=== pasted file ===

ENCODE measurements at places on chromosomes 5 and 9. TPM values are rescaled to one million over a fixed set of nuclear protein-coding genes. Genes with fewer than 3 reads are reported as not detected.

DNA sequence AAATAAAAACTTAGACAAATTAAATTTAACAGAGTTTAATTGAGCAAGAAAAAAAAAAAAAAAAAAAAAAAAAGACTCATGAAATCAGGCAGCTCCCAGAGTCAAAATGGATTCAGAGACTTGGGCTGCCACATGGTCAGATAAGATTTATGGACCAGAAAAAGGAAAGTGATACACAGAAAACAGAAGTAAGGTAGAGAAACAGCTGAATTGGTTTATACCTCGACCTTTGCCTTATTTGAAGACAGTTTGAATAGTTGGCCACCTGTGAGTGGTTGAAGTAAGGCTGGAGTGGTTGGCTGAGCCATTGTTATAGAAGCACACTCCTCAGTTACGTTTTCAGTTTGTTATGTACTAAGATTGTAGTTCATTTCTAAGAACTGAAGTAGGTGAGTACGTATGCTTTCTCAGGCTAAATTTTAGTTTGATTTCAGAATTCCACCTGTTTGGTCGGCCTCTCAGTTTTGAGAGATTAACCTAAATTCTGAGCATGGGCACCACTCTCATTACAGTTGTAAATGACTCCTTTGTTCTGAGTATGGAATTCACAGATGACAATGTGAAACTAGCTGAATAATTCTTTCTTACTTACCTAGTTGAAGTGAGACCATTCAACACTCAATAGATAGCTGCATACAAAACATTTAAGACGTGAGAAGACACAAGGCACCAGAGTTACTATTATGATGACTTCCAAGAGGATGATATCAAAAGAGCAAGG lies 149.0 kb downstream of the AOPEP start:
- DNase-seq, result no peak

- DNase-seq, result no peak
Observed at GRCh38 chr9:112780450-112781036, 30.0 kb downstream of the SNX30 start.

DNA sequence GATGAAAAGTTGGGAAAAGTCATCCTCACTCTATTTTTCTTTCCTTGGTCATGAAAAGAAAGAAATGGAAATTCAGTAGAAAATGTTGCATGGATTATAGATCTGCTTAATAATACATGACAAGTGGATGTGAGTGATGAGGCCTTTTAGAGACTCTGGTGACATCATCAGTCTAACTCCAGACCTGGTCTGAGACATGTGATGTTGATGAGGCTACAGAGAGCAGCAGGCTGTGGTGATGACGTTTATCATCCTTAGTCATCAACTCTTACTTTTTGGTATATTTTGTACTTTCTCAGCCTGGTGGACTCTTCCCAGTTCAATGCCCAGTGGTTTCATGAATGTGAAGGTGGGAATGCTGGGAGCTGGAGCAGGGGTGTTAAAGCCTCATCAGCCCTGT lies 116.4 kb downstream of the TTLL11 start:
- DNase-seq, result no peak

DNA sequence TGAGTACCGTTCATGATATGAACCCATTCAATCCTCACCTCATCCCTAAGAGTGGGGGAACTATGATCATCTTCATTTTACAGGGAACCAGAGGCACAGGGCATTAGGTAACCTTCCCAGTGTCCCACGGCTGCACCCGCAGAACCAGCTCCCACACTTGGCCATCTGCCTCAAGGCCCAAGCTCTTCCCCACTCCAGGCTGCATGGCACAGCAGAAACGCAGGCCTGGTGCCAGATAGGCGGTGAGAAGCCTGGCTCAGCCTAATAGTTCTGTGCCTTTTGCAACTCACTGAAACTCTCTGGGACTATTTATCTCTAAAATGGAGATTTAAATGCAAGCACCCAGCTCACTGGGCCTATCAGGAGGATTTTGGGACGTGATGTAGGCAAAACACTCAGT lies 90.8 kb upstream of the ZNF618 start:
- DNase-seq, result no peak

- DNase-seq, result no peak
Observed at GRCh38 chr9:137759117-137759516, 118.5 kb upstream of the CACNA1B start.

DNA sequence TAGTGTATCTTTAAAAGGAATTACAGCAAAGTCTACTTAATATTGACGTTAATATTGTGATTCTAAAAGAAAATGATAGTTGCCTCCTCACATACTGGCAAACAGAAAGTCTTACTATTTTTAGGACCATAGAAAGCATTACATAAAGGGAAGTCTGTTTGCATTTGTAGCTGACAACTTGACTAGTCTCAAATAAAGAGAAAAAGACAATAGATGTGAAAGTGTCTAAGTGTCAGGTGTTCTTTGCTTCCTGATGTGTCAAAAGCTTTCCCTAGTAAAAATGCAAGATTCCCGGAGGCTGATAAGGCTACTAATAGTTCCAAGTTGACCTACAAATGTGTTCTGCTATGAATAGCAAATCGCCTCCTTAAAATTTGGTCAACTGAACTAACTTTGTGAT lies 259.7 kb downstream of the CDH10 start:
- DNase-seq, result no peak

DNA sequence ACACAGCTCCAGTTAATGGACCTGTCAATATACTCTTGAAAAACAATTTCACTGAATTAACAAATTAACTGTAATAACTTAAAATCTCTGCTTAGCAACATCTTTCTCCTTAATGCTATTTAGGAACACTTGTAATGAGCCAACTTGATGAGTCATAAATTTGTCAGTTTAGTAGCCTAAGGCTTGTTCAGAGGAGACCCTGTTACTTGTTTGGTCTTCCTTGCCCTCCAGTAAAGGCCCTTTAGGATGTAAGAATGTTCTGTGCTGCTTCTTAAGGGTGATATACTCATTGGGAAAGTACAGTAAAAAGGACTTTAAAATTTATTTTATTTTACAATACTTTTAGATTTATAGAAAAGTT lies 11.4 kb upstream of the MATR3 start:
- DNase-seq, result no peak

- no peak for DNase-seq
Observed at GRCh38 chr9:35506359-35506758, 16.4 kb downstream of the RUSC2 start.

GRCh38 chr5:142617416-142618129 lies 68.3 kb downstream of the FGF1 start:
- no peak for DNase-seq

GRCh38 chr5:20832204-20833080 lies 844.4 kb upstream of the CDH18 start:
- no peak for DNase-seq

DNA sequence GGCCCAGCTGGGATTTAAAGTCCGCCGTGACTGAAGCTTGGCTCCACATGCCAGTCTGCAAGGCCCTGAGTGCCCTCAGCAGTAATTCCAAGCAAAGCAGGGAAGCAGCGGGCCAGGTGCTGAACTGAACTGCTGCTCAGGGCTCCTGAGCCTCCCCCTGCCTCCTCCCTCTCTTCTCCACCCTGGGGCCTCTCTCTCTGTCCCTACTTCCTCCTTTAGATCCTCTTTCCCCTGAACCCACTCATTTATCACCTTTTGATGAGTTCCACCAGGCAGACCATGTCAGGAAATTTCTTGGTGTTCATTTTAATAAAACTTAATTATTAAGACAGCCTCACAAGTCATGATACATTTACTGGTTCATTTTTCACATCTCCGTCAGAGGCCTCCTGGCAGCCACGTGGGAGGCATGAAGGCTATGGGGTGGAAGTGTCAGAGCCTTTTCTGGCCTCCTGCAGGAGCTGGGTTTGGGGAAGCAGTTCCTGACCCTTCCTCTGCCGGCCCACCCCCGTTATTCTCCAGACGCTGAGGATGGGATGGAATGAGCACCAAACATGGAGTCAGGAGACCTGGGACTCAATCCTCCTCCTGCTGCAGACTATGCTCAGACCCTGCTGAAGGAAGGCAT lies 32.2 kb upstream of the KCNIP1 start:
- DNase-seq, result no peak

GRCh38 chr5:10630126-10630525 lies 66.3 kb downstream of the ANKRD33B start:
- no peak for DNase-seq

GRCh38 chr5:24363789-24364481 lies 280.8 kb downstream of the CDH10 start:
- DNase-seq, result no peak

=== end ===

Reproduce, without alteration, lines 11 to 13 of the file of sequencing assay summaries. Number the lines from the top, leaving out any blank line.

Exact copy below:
Observed at GRCh38 chr9:137759117-137759516, 118.5 kb upstream of the CACNA1B start.

DNA sequence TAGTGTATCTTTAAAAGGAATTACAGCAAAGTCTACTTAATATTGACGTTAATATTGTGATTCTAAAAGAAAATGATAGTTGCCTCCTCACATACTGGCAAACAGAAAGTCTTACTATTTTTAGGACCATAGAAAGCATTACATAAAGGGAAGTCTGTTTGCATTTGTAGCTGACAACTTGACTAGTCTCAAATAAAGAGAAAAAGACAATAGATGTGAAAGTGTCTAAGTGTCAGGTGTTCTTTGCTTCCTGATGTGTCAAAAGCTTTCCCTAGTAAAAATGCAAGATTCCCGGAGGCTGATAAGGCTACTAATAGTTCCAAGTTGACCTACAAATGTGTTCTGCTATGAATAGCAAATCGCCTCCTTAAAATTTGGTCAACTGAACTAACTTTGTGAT lies 259.7 kb downstream of the CDH10 start:
- DNase-seq, result no peak